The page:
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Bio­di­ver­sity


A Col­lec­tion of News by Moos


201219May11:23

New pop­u­la­tion of Myan­mar snub-​nosed mon­key dis­cov­ered in China

Infor­ma­tion
pub­lished 19 May 2012 | mod­i­fied 05 Decem­ber 2012
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Sci­en­tists in China have located a sec­ond pop­u­la­tion of the Myan­mar snub-​nosed mon­key (Rhino­p­ithe­cus stryk­eri), a pri­mate that was only first dis­cov­ered two years ago in Myan­mar, also known as Burma.

Long Yongcheng, sci­en­tist with the Nature Con­ser­vancy in China, told the China Daily that his team have dis­cov­ered 50100 Myan­mar snub-​nosed mon­keys in the Gaoligong Moun­tain Nat­ural Reserve near the bor­der with Myan­mar in Yun­nan Province.

The newly-​discovered snub-​nosed mon­keys are cov­ered in black fur, weigh 2030 kg, mea­sure 1.2 meters long and bear sig­nif­i­cant dif­fer­ences from the Yun­nan Golden Monkey
Long Yongcheng, direc­tor of the China Pri­mate Spe­cial­ist Group »

Chi­nese sci­en­tists were able to pho­to­graph and even video­tape the species. But it was the monkey’s scat and fur that proved it was the Myan­mar snub-​nosed mon­key: DNA tests showed a 98.2 per­cent match with the species in Myan­mar.

The Myan­mar snub-​nosed mon­key first came to the world’s atten­tion in 2010 when a researcher announced its dis­cov­ery based on a car­cass killed by a local hunter Myan­mar. Locals referred to the mon­key as mey nwoah, or ‘mon­key with an upturned face’, and noted that hunters could find them eas­ily in the rain, because their noses caused them to sneeze from rain­drops col­lect­ing in them (more facts here).

Myanmar snub-nosed monkey
At the begin­ning of this year, researchers released the first pho­tos of the new pri­mate — blurry shots taken by cam­era trap, but they doc­u­mented the pres­ence of the ani­mals and some even showed moth­ers with babies and fam­ily groups. Dwelling deep in Myanmar’s tem­per­ate forests, to date, the pop­u­la­tion in Myan­mar has never been cap­tured on hand­held cam­era or even seen by a sci­en­tist.

The dis­cov­ery of a sec­ond, albeit small, pop­u­la­tion in China is good news for the species, as the pop­u­la­tion in Myan­mar is imper­iled by hunt­ing and trap­ping, activ­i­ties which could worsen as log­ging makes inroads on their habi­tat. There are five species of snub-​nosed mon­key, all of them threat­ened, except the Myan­mar snub-​nosed mon­key which hasn’t been eval­u­ated, but may fit the cri­te­ria for Crit­i­cally Endan­gered.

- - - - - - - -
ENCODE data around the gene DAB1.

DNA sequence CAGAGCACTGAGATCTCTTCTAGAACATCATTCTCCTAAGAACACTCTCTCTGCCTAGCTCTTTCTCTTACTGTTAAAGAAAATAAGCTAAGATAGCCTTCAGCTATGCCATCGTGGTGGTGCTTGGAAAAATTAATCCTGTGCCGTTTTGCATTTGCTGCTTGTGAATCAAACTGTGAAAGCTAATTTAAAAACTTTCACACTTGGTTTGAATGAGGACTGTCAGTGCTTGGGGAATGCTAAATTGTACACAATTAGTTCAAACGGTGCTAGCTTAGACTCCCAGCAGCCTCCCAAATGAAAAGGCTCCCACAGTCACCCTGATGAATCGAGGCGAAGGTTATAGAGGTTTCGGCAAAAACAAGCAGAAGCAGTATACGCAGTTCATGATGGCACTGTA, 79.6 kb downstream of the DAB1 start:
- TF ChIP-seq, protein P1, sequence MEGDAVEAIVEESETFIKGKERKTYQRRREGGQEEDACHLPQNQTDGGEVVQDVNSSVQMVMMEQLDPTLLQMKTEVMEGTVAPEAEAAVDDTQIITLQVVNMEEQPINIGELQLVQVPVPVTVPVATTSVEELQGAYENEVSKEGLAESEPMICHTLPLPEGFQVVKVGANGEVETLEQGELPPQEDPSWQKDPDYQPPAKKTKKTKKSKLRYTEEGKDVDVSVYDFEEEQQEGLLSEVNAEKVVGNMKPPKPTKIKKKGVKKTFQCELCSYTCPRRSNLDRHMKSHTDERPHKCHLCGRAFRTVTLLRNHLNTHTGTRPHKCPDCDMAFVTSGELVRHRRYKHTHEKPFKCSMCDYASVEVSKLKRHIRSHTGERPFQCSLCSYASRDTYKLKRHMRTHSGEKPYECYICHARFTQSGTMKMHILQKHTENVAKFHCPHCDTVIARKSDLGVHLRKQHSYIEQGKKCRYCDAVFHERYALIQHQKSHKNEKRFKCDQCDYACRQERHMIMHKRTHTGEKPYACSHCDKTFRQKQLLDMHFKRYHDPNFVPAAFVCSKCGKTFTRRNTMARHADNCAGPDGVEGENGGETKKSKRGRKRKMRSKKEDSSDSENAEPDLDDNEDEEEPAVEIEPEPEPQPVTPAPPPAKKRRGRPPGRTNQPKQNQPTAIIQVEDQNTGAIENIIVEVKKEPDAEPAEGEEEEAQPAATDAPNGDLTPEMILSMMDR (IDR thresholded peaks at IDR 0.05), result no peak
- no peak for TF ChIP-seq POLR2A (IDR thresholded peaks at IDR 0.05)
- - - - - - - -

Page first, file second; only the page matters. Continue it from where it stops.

Myan­mar has one of world’s the high­est defor­esta­tion rates, which is at least partly dri­ven by China’s ris­ing demand for raw logs and other com­modi­ties. Between 1990 and 2010, Myan­mar lost 19 per­cent of its for­est cover, or around 7,445,000 hectares, an area larger than Ire­land. Experts warn that with­out strong reg­u­la­tions the pace of log­ging could even worsen as Myan­mar opens up to inter­na­tional mar­kets after years of mil­i­tary dictatorship.

In China researchers are call­ing for urgent gov­ern­ment mea­sures to enhance pro­tec­tion and put an end to hunt­ing activ­i­ties by res­i­dents, who crave their shiny furs, unaware of the animal’s endan­gered status.

We’ve put ‘Nujiang’ in their Chi­nese name, as we hope it will boost local people’s aware­ness of, and enthu­si­asm for, pro­tect­ing the animal
(Long Yongcheng)

Forestry author­i­ties in Nujiang said they have dis­patched more forces to mon­i­tor and pro­tect the golden mon­keys, as well as to edu­cate local res­i­dents on the monkey’s endan­gered sta­tus. And like the giant panda, the mon­keys are placed under top state pro­tec­tion as they are counted among China’s “national treasures”.

The above news item is reprinted from mate­ri­als avail­able at Mongabay and Chi­naDaily. Orig­i­nal text may be edited for con­tent and length.

(Sources: Mongabay, 16.05.2012; ChinaDaily-​usa, 16.05.2012; Fauna & Flora International)

UN Biodiversity decade

Goal: 7000 tigers in the wild

Tiger range countries map

Tiger map” (CC BY 2.5) by Sander­son et al., 2006.

about zoos and their mis­sion regard­ing breed­ing endan­gered species, nature con­ser­va­tion, bio­di­ver­sity and edu­ca­tion, which of course relates to the evo­lu­tion of species.
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